Global Policy Forum

A Kimberley Process for Wood?

Experts have compared illegal trade in timber to the illegal trade in diamonds that fuels conflict. A new report from Chatham House, a UK think-tank, studies measures taken by five emerging economies to curb illegal logging. The report concludes that although these measures have more than halved illegal logging, developed countries continue to import illegal wood through processing countries like China. This research along with political statements from the G8 that timber has been "fuelling conflicts" have suggested the need for an initiative to regulate the timber trade that is similar to the Kimberley Process regulating diamonds.



Originally published as: "GLOBAL: China, the timber baron"


July 15, 2010

JOHANNESBURG, 15 July 2010 (IRIN) - The Kimberley Process Certification Scheme is an initiative to prevent conflict diamonds from being traded; what if there was a similar initiative to put illegal logging out of business? Sam Lawson, the lead author of a new report produced by Chatham House, a UK-based think-tank, acknowledges it is an idea that should be pursued.

The report is the first detailed assessment of how five developing countries - Brazil, Indonesia, Cameroon, Malaysia and Ghana - have succeeded in more than halving illegal logging.

But the authors noted with some alarm that in 2008 more than half the illegally sourced wood being imported by the five big consumer countries - the United States, Japan, the United Kingdom, France and the Netherlands - arrived via third-party processing countries, mainly China. This is a huge rise from just 15 percent eight years earlier.

The need to get the global community to act cohesively on reining in illegal logging has grown more urgent. "It is increasingly important that processing-country governments take additional and more significant action," the report warned.

Countries like the US amended legislation in October 2008, making it illegal to handle illegally harvested timber, and on 7 July 2010 the EU parliament approved similar legislation. At a recent meeting in Canada the G-8 group of industrialised countries called for stronger efforts to check illegal logging, saying it was "fuelling conflicts".

"The global community should try to build on these efforts in developing programmes to reduce emissions from deforestation and degradation (REDD) in developing countries," said Lawson, an Associate Fellow of Chatham House.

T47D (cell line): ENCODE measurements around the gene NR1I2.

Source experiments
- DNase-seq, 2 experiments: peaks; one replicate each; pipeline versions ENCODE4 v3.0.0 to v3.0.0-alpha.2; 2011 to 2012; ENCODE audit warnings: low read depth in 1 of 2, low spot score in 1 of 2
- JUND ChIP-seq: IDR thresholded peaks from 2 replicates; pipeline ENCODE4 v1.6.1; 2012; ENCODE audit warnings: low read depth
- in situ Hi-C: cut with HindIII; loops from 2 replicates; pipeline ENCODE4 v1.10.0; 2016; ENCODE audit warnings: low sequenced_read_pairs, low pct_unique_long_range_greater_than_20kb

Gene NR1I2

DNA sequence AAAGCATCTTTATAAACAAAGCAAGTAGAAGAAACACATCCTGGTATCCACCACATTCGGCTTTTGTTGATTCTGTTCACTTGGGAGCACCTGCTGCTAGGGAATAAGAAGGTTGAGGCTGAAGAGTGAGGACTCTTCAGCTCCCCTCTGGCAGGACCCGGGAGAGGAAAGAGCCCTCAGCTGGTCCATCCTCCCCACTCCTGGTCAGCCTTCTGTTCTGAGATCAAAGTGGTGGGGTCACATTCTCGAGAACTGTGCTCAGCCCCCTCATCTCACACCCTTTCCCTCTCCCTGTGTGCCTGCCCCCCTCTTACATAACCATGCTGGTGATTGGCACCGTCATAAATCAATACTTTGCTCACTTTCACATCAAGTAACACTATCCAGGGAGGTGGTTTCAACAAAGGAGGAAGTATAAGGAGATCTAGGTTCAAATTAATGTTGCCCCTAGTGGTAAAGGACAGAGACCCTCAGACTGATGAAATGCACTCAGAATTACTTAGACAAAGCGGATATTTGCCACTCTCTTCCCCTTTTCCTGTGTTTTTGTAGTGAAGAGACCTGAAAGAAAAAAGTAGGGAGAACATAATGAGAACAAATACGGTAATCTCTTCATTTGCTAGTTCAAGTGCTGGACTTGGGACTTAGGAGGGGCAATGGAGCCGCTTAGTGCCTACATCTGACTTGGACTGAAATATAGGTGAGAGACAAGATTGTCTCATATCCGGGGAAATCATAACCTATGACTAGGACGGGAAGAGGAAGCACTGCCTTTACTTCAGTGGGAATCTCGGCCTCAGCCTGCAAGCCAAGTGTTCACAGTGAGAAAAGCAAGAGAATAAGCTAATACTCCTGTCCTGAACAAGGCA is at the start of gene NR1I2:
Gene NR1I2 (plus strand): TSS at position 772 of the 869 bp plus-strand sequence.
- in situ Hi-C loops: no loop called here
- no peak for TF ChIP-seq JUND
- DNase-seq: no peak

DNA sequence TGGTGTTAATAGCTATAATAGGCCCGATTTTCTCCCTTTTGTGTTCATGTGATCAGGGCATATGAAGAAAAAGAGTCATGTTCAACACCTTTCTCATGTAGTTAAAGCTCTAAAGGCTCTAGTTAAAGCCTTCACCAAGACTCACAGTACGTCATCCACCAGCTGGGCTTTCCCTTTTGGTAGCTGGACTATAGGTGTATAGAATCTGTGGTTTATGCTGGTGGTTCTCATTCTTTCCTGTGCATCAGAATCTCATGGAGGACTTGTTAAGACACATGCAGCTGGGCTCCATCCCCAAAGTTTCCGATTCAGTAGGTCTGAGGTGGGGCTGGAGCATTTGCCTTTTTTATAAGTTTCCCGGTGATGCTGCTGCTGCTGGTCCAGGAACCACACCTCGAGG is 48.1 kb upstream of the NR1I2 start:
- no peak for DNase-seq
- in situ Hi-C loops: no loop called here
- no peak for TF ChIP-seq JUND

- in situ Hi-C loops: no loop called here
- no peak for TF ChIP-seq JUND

The REDD strategy is part of the UN climate change negotiation process to help local communities conserve forests, which includes funding these efforts via government and market-based mechanisms like trading the carbon stored by forests as credits to greenhouse gas-emitting industries.

"But my fear is that the REDD process might end up paying lip-service to the real issue," Lawson said, with the money not reaching efforts to police and conserve the forests, or strengthening policy. The UN Development Programme pointed out in its 2007 annual report that most of the money for deforestation was channelled into planting trees.

Lawson said the other option was that countries such as Cameroon, which had signed voluntary partnership agreements with the European Union to prevent illegal wood from reaching member states, should build on this to cover harvesting, processing and exports for other countries it dealt with.

"While almost half of Cameroon's logging concession area has now been subjected to some form of voluntary independent legality or sustainability verification in order to meet the concerns of European buyers, the remainder is largely geared towards exports to less sensitive markets, such as China," the report pointed out.

China is the world's top importer and exporter of illegal wood; it imports 20 million cubic metres of illegal timber every year - more than all five of the main consumer countries combined.

The good news is that some of the checks and balances are paying off: in the last decade illegal logging dropped by 50 percent in Cameroon, between 50 and 75 percent in the Brazilian Amazon, and by 75 percent in Indonesia, preventing the degradation of up to 17 million hectares of forest - an area bigger than England and Wales combined.



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